How many times did you wake up your partner in bed because you had to turn on a lamp to see something? Did you ever wanted to have a bedside lamp/table lamp that do not take too much space on the bedside table? How about being able to turn off a lamp that’s been turned on by your partner without leaving your bed?
In this article, I will explain how I created a bedroom under the bed LED lighting solution that can replace your existing bedside lamp.
After completing my DIY Kitchen under cabinet LED lighting project, I managed to get a few spare parts lying around. I realized that I had all the equipment required to implement something similar for the bedroom.
The reason I started this project was that I wanted a low brightness light to be turned on during the night so that I can see where I go. At the same time, I did not always went to bed at the same time that my partner. Having a light that can be left on while she is going to sleep would have been an amazing feature.
The electrical circuit is almost identical to the Kitchen under cabinet LED lighting. However, this design uses 2 switches instead of a single one. This is required so that each partner has control on the lights from his/her bed side.
Installing lights under your bed is really different than having a bedside/table lamp. This setup provide the following benefits in a bedroom:
- It does not create light that is too bright. The dimmer make this easy on the eyes at night. The LEDs can be turned on without blinding you.
- It allows to see were you are walking. Be able to see the walkway between the bedroom and the bathroom is pretty interesting.
- Can be turned on without disturbing the sleep of the other partner.
- Give a nice ambient light for bed activities…
In this post, I will explain how I installed in my bedroom a custom under the bed LED lighting solution.
Handling wall electricity can be dangerous. If you do not have basic electricity skills, I strongly recommend that you do not complete this project. Proceed at your own risk.
The material for this project is as follows:
- A 5 meters LED strip.
- 2 pin Connector Wire Cable For 3528 Single Color LED Strips (5 times)
- A 36 Watts (12 volts, 3 amps) power supply.
- A 3 pins wall outlet power cord.
- A LED dimmer module.
- Two 3-way switch.
- 5 meters of colored (red & black) wire.
- Male and Female RCA connectors.
- A multimeter (for testing connections and power output)
- A Phillips screwdriver
- Flexible measuring tape
As I have explained before, the equipment is almost identical to the one for my DIY Kitchen under cabinet LED lighting. I wont go into details of how to connect everything together or why choosing which type of LED are better. Please consult the other post for details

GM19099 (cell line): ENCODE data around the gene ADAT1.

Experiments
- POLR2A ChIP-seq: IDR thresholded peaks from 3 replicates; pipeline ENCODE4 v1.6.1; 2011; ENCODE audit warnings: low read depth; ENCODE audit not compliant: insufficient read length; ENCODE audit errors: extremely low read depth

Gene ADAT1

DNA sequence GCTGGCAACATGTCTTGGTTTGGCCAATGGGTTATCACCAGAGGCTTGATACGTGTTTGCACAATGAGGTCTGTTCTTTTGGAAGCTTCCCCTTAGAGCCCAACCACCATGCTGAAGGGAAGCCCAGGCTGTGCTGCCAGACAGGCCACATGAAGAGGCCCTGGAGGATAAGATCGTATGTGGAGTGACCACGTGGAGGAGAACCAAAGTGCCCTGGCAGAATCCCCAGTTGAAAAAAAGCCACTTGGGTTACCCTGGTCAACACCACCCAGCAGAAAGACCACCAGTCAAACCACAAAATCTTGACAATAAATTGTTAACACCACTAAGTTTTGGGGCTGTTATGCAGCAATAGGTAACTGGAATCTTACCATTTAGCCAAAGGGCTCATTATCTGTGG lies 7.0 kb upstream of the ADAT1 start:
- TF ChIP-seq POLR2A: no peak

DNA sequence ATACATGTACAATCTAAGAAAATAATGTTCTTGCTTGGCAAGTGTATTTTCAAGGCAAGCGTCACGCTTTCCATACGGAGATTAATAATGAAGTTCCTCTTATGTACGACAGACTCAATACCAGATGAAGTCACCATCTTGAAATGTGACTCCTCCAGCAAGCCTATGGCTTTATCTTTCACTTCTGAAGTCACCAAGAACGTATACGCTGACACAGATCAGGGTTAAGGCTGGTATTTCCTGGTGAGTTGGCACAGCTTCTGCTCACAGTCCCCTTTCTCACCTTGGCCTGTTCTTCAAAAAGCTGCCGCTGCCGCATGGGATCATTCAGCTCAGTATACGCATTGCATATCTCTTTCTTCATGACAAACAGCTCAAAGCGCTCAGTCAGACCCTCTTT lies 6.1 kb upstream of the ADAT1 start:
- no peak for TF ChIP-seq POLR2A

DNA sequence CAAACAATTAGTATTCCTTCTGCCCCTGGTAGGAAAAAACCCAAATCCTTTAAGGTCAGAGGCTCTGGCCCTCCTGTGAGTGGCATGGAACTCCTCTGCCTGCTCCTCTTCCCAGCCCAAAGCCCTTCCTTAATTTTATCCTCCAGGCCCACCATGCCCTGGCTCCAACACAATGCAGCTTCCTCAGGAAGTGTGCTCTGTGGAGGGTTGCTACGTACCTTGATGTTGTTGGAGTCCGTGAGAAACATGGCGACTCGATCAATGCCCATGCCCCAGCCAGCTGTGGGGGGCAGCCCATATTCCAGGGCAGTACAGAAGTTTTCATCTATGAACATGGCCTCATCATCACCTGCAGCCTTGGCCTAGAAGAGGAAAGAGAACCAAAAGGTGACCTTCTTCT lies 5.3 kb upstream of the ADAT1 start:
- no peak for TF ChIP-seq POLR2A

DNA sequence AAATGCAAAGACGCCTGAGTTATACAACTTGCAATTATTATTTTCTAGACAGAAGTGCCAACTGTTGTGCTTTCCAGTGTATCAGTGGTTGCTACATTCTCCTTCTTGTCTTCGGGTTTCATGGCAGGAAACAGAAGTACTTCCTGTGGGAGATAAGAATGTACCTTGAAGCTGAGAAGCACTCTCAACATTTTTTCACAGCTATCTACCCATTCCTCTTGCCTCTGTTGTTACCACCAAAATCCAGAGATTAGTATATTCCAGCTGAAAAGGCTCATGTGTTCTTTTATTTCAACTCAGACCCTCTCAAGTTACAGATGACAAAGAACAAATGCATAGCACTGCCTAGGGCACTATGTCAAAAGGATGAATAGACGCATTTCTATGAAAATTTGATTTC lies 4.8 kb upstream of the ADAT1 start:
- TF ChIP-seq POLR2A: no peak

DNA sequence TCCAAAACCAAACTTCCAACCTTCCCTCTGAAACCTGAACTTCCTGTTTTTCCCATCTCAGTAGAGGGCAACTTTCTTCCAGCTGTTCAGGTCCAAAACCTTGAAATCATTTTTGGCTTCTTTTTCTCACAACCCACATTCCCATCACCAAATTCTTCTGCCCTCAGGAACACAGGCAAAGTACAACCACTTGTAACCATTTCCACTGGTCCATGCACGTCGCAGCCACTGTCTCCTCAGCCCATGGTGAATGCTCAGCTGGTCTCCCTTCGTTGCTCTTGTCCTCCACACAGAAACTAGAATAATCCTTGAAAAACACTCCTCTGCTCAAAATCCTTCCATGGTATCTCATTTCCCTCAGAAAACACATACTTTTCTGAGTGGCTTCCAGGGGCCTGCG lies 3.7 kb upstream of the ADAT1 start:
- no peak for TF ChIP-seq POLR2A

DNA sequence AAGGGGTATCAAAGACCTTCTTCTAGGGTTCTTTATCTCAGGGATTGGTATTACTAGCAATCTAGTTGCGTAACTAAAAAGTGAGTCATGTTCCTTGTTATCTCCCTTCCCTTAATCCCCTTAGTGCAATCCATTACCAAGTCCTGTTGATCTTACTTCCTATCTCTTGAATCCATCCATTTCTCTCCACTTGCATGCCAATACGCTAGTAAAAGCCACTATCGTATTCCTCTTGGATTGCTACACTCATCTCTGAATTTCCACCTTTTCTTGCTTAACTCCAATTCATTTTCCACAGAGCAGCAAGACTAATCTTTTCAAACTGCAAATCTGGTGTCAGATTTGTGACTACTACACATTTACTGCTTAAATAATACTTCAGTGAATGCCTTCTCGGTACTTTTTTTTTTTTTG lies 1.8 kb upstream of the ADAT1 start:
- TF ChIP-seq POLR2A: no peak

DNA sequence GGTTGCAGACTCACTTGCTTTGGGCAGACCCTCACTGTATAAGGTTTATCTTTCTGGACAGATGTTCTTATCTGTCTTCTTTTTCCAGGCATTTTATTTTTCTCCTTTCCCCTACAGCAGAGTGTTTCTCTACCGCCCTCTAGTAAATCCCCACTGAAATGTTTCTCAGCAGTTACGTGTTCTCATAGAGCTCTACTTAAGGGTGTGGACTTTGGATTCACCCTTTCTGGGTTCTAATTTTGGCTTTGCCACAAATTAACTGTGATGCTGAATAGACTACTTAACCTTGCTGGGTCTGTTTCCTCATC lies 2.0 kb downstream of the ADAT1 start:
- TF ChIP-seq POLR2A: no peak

The only piece of equipment that is different is the type of switches used in the project. There is two switches, one for each partner. The type of switches is also different and requires 3-way switches. This type of switch allows controls of the lights on both side of the bed: one partner can turn on lights and the other can turn them off.
The RCA connectors used in the circuit are use for disconnecting the LED strip from the rest of the circuit. The headboard and the base of my bed are not attached together. The base is sometime moved away from the head for cleaning or changing the sheets. Since the LEDs are stick below the base and the main circuit is attached behind the headboard, I needed a way to disconnect the two for maintenance. I used an RCA connector for this purpose because they are mostly available in any electronic store or they can be salvaged from many sources. If you don’t have some, any type of connector would be fine.
Total cost of the project
Like the kitchen project, this project can be completed at a pretty cheap price. The total cost of the project is less than 35$.
Here is the detailed price of each items:
- $8.13 – LED strips from ebay. See screenshot here.
- $2.29 – 2 pin Connector Wire Cable For 3528 Single Color LED Strips from ebay. See screenshot here.
- $7.15 – 36 Watts power supply from ebay. See screenshot here.
- $0.00 – Power cord. (I have many lying around)
- $6.02 – LED dimmer from ebay. See screenshot here.
- $3.98 – 3-way power switch from the hardware store.
- $4.00 – Colored wire (I used gauge 18awg) from dollar store
- $0.00 – Male and Female RCA connectors (I have many lying around)
Total cost: $31.57
* The cost of usual items such as screws and glue is not included in the cost of the project.
The preparation time is simple, it requires to test all the circuit before fixing the strip to the bed. The circuit takes about half an hour to complete and verifies that all components are working as expected. No soldering is required for this step. The circuit is pretty basic. Refer to the next section for details of the circuit.